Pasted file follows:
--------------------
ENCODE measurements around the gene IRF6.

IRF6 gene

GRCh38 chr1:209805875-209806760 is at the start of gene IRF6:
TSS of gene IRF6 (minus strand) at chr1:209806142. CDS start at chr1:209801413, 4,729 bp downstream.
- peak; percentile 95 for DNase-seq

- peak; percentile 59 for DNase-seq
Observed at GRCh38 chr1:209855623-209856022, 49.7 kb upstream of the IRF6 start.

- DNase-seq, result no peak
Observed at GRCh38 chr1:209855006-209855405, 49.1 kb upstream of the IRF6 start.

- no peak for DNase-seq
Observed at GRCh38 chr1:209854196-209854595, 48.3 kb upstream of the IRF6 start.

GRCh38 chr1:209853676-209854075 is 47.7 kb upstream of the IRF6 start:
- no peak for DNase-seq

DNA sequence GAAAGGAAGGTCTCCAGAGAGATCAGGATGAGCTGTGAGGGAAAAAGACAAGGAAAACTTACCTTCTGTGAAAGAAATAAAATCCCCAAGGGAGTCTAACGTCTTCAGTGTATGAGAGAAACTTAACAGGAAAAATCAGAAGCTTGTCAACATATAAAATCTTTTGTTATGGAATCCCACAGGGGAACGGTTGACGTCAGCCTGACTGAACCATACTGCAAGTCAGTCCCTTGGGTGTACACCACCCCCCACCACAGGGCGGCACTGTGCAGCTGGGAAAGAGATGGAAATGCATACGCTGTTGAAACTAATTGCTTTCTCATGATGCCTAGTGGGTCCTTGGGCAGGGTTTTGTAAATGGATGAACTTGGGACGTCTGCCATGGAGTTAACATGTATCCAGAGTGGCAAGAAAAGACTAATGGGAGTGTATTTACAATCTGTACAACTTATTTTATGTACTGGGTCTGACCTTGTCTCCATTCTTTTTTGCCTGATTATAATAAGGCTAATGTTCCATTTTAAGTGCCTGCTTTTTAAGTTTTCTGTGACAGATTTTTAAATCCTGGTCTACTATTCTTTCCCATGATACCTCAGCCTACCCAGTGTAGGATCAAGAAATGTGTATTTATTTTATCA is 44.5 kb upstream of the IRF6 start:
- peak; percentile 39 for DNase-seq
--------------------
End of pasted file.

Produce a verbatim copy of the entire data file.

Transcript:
ENCODE measurements around the gene IRF6.

IRF6 gene

GRCh38 chr1:209805875-209806760 is at the start of gene IRF6:
TSS of gene IRF6 (minus strand) at chr1:209806142. CDS start at chr1:209801413, 4,729 bp downstream.
- peak; percentile 95 for DNase-seq

- peak; percentile 59 for DNase-seq
Observed at GRCh38 chr1:209855623-209856022, 49.7 kb upstream of the IRF6 start.

- DNase-seq, result no peak
Observed at GRCh38 chr1:209855006-209855405, 49.1 kb upstream of the IRF6 start.

- no peak for DNase-seq
Observed at GRCh38 chr1:209854196-209854595, 48.3 kb upstream of the IRF6 start.

GRCh38 chr1:209853676-209854075 is 47.7 kb upstream of the IRF6 start:
- no peak for DNase-seq

DNA sequence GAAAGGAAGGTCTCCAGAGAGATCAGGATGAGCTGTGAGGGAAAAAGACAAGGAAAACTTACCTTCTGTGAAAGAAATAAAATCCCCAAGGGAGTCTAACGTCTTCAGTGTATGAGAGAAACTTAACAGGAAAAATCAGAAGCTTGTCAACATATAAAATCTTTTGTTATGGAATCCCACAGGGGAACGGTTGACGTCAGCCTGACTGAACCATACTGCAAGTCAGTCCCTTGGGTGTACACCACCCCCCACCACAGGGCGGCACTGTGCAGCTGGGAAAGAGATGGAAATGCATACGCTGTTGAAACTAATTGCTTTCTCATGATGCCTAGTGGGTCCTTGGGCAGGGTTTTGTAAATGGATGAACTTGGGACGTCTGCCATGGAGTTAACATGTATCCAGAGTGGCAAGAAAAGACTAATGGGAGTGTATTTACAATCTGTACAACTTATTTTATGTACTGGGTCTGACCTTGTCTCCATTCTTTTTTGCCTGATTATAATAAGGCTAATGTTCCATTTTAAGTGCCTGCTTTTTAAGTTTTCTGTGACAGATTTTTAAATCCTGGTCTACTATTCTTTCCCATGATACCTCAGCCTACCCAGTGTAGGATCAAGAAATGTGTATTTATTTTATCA is 44.5 kb upstream of the IRF6 start:
- peak; percentile 39 for DNase-seq